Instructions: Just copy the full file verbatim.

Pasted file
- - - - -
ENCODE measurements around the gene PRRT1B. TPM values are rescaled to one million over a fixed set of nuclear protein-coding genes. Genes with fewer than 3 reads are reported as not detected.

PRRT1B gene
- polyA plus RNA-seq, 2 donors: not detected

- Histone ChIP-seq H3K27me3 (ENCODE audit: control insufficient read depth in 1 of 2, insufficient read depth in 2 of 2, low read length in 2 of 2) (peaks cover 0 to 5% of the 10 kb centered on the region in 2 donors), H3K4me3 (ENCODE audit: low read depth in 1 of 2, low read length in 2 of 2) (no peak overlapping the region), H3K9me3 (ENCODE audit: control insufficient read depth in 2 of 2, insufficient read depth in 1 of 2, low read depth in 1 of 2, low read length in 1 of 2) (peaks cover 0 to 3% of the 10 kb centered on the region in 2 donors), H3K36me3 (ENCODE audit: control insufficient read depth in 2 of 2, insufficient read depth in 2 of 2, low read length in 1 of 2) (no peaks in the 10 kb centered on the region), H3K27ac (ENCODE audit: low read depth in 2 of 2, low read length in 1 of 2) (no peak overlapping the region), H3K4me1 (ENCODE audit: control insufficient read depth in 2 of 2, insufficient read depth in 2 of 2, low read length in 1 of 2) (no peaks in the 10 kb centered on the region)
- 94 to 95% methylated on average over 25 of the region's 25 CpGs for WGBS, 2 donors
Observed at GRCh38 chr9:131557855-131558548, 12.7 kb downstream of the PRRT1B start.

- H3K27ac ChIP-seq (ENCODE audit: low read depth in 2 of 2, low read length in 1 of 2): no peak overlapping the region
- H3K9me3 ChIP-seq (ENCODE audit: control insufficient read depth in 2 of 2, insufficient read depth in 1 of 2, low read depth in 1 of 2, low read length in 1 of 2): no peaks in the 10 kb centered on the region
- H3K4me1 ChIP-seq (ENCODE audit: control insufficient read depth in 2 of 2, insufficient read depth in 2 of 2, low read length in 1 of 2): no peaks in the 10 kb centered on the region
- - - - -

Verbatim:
ENCODE measurements around the gene PRRT1B. TPM values are rescaled to one million over a fixed set of nuclear protein-coding genes. Genes with fewer than 3 reads are reported as not detected.

PRRT1B gene
- polyA plus RNA-seq, 2 donors: not detected

- Histone ChIP-seq H3K27me3 (ENCODE audit: control insufficient read depth in 1 of 2, insufficient read depth in 2 of 2, low read length in 2 of 2) (peaks cover 0 to 5% of the 10 kb centered on the region in 2 donors), H3K4me3 (ENCODE audit: low read depth in 1 of 2, low read length in 2 of 2) (no peak overlapping the region), H3K9me3 (ENCODE audit: control insufficient read depth in 2 of 2, insufficient read depth in 1 of 2, low read depth in 1 of 2, low read length in 1 of 2) (peaks cover 0 to 3% of the 10 kb centered on the region in 2 donors), H3K36me3 (ENCODE audit: control insufficient read depth in 2 of 2, insufficient read depth in 2 of 2, low read length in 1 of 2) (no peaks in the 10 kb centered on the region), H3K27ac (ENCODE audit: low read depth in 2 of 2, low read length in 1 of 2) (no peak overlapping the region), H3K4me1 (ENCODE audit: control insufficient read depth in 2 of 2, insufficient read depth in 2 of 2, low read length in 1 of 2) (no peaks in the 10 kb centered on the region)
- 94 to 95% methylated on average over 25 of the region's 25 CpGs for WGBS, 2 donors
Observed at GRCh38 chr9:131557855-131558548, 12.7 kb downstream of the PRRT1B start.

- H3K27ac ChIP-seq (ENCODE audit: low read depth in 2 of 2, low read length in 1 of 2): no peak overlapping the region
- H3K9me3 ChIP-seq (ENCODE audit: control insufficient read depth in 2 of 2, insufficient read depth in 1 of 2, low read depth in 1 of 2, low read length in 1 of 2): no peaks in the 10 kb centered on the region
- H3K4me1 ChIP-seq (ENCODE audit: control insufficient read depth in 2 of 2, insufficient read depth in 2 of 2, low read length in 1 of 2): no peaks in the 10 kb centered on the region